666 is set within the confines of a maximum security prison where four guys (Juan Ramos Toro, Raul Cano, Fidel Fernandez and Joseph Michael O'Curneen) seem to be awaiting execution. And while the mostly non-verbal proceedings, directed by David Ottone, cause theatergoers to cringe in their seats, the action is filled with an indefatigable energy and commitment that warrants a certain level of appreciation.
One sequence, entitled appropriately enough "Pissed off," finds two of the men smearing the "urine" from their bed pans over one another. In "Sweet Dreams," a prisoner is calmed by his fellow inmates after experiencing some nightmares (lit with effective eeriness by Herrick Goldman). This man's troubled sleep, though, is only replaced with something worse -- a cellblock rape that creepily (and offensively) is played as if such an event is the funniest thing on earth.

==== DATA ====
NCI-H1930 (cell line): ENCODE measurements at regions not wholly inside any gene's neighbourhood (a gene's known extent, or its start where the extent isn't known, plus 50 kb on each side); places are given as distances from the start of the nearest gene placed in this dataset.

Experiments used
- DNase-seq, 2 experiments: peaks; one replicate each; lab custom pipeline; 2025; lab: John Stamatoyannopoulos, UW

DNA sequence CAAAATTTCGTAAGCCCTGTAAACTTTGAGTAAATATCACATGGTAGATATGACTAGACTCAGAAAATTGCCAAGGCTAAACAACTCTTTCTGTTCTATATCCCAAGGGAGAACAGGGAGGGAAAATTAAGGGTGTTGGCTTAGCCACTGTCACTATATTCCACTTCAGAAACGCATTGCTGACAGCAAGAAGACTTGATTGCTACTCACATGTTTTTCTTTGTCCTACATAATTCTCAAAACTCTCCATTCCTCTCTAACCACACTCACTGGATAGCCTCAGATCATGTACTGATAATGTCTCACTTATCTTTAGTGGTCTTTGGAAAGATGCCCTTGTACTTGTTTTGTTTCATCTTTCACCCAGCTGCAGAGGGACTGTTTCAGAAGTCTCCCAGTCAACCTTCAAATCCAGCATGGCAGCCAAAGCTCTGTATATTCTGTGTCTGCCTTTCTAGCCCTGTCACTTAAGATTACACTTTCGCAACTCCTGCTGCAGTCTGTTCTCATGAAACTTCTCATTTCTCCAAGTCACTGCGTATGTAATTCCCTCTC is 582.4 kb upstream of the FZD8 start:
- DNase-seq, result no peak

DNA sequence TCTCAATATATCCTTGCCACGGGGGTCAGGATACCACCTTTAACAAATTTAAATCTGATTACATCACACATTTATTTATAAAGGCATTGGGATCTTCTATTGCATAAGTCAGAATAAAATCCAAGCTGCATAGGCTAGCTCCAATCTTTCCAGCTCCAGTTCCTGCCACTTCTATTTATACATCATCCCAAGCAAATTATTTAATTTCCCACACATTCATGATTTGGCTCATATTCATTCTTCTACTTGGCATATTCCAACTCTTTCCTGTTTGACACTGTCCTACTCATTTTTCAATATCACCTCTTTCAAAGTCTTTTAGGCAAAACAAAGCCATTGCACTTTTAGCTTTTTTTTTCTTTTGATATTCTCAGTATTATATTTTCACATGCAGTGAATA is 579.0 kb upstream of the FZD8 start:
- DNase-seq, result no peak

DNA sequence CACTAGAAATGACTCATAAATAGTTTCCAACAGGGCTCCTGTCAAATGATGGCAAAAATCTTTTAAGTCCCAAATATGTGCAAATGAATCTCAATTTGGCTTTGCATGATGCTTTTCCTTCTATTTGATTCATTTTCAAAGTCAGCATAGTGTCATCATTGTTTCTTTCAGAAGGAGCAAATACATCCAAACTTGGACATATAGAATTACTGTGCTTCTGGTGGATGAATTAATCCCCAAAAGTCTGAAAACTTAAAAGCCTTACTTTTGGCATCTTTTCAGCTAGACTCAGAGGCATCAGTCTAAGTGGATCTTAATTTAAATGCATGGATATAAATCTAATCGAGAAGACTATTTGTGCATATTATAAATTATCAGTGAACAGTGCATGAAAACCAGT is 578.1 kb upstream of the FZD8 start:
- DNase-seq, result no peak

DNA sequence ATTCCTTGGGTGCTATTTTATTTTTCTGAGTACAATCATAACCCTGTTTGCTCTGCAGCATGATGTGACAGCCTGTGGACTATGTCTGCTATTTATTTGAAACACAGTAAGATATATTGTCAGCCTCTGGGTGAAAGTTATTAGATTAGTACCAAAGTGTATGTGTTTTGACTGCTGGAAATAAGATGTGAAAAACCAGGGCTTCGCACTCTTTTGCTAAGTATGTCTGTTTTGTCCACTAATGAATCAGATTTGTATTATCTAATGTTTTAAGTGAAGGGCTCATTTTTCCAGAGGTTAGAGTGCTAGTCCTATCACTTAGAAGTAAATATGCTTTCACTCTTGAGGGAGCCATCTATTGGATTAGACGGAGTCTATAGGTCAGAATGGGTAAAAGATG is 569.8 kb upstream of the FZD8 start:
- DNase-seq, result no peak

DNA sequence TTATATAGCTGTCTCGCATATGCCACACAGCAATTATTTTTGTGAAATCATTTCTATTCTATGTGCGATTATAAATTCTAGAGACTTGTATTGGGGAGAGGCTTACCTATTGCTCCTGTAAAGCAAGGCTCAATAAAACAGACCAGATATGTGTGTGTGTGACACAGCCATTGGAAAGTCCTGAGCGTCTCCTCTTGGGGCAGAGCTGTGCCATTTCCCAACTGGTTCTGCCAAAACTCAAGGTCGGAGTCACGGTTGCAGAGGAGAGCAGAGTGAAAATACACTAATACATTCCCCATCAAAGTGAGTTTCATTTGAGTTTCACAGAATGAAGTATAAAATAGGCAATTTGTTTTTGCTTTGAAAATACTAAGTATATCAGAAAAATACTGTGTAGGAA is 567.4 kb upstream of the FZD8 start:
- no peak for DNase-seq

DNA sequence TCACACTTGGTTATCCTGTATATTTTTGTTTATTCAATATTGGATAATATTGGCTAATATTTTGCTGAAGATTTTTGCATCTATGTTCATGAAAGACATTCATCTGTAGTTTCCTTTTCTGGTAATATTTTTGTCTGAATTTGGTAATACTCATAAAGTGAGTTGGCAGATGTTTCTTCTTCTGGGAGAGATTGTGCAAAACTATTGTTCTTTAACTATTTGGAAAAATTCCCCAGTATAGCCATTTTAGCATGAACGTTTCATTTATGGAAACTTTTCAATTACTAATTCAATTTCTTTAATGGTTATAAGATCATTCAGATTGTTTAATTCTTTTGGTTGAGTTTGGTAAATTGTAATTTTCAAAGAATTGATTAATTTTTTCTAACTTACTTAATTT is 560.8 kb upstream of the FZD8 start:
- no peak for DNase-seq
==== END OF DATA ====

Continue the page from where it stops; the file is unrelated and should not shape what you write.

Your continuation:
The four performers -- impressively free of inhibition -- extend the humor to used condom sight-gags, complete with viscous white fluid that seeps from the latex to the stage floor and to a gorefest that finds one of the prisoners clumsily shaving a vain cop with an end result that would make Sweeney Todd proud.
In one of the funnier sequences, a couple of the guys seem to elude their deaths on the gallows, a section that is made all the more intriguing by the visual of the guys seemingly floating in mid-air. But well before the men have donned the giant satyr-like phalluses that are part of the show's excruciatingly over-extended finale, some theatergoers might find themselves wondering whether losing one's head might be preferable to the truly deadly experience of watching this witless show.